MANTA Cases #2: Pure Development Efficiency

MANTA Cases #2: Pure Development Efficiency

In the second part of the “MANTA Cases” series, we will take a look at a US investment management company that deployed MANTA six years ago, primarily for their development team to perform impact analyses and to boost the overall efficiency and agile development processes of their internal software. 

MANTA Cases #2: Pure Development Efficiency

In the second part of the “MANTA Cases” series, we will take a look at a US investment management company that deployed MANTA six years ago, primarily for their development team to perform impact analyses and to boost the overall efficiency and agile development processes of their internal software. 

The Customer had a fairly small yet, for its size, very complex data environment. The environment consisted of three databases:

  1. One was used as the main data warehouse that collected data for the core business
  2. The second database was a special investment data mart database (this database had specific requirements, making it even more challenging for it to co-op with new releases)
  3. The third database contained resources for the sales team

The entire environment contained about 15 hundred scripts, of which 20 to 30 percent were legacy code. The other 70 to 80 percent were newer code that was evolving at a fast pace due to the customer’s agile development standards. The customer used Microsoft SQL, most of the ETL code was in T-SQL, and some scripts were in SSAS.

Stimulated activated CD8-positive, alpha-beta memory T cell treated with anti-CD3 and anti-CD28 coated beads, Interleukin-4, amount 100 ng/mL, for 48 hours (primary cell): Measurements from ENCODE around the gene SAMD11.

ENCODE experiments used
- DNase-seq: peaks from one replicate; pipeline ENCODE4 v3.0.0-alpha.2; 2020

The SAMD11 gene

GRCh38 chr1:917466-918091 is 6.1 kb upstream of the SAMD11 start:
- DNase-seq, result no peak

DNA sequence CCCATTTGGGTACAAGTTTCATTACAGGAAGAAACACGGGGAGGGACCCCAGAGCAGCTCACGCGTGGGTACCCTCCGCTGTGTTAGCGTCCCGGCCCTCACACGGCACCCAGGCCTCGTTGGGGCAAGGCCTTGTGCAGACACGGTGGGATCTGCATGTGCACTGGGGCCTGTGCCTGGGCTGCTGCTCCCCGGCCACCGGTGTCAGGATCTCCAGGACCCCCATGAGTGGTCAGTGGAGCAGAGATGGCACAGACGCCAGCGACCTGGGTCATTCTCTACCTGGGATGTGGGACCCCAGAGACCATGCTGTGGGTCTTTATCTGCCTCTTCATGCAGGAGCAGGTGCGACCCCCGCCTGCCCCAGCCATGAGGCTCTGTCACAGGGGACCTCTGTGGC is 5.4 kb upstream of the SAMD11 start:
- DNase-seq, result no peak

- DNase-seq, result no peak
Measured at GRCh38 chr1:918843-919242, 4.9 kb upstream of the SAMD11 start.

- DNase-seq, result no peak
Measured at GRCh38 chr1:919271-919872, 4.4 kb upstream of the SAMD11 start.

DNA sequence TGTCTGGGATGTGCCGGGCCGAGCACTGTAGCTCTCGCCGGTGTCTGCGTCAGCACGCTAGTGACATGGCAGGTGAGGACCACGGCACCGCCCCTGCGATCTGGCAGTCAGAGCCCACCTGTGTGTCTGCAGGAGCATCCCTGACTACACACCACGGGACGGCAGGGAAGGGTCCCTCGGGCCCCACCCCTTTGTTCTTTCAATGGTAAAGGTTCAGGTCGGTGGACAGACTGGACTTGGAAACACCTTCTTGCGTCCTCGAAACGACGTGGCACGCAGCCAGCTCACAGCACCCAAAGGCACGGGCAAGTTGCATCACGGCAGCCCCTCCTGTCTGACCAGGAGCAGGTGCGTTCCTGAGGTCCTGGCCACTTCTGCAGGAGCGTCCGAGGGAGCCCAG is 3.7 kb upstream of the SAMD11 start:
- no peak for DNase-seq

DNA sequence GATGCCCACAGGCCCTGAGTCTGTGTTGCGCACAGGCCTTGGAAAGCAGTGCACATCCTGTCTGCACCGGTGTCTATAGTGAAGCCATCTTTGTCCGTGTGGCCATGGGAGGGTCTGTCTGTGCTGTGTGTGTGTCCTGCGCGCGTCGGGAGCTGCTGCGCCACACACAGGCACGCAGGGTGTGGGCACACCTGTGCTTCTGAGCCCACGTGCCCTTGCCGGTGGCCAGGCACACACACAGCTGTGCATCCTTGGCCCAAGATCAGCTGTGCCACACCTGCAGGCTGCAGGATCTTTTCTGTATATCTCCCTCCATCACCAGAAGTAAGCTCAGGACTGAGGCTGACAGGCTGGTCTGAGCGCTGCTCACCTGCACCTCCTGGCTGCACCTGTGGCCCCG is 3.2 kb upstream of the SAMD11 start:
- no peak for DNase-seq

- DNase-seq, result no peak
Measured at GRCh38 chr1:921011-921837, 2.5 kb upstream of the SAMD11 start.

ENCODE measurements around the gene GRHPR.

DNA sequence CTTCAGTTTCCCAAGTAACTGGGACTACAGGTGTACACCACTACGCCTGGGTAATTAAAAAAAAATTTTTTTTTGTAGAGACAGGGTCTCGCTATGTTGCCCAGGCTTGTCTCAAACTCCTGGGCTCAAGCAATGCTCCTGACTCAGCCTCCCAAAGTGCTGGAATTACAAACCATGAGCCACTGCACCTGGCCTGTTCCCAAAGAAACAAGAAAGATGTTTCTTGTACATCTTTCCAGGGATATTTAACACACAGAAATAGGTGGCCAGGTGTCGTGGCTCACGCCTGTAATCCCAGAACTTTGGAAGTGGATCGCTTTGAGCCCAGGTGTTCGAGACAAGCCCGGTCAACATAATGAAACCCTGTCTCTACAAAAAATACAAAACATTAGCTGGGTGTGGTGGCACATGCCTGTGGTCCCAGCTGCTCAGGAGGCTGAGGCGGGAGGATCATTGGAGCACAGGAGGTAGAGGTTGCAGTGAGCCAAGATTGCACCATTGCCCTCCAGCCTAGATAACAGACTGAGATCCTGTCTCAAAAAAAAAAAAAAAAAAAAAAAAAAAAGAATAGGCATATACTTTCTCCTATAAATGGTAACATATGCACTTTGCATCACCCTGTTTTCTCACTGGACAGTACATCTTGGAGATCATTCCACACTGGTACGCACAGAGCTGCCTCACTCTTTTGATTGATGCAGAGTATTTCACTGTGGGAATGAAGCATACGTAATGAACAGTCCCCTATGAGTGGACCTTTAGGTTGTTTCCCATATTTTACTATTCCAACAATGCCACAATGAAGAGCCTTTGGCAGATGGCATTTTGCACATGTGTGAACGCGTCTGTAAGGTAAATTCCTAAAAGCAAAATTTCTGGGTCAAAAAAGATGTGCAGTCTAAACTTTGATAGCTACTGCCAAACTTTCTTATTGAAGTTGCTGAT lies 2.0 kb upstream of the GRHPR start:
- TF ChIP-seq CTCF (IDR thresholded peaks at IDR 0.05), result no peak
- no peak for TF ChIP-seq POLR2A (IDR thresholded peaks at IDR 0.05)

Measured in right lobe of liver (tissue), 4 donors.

Given the user requirements for each of the separate databases, the environment was growing and its expansion was necessary – otherwise, it would have become a burden. And, as is always the case in development teams, that familiar question was floating around in everyone’s heads: What’s gonna break if we make changes? The customer had developed an automated testing process for new code involving Unitask software, but for the legacy code, there was nothing like that. This made it necessary to deploy a tool that would define the dependencies between various parts of the code.

Now that MANTA has become part of the customer’s development process, MANTA can show the development team the impact a new release will have on existing code, making it easier to catch most of the larger issues during the testing phase. The issues the customer faces after a release have been, in their words, reduced by half and are in general much smaller.

Another benefit of MANTA for the development team is that the overall testing time before a new software release has been cut by 10 to 20 percent, and the number of developers needed to perform a release is now 2 people!

In this case, MANTA helped the customer maintain an agile development strategy for their internal software and improve the overall performance of impact analyses. However, due to the benefits that came with it, such as the reduction in overall testing time and the number of people needed to perform a release, MANTA could easily be beneficial for companies having trouble with staffing as well as for other small development and business analytics teams.

Do you have any questions about this specific case, or would you like to learn more about how to deploy MANTA in your company? Write us at manta@getmanta.com.

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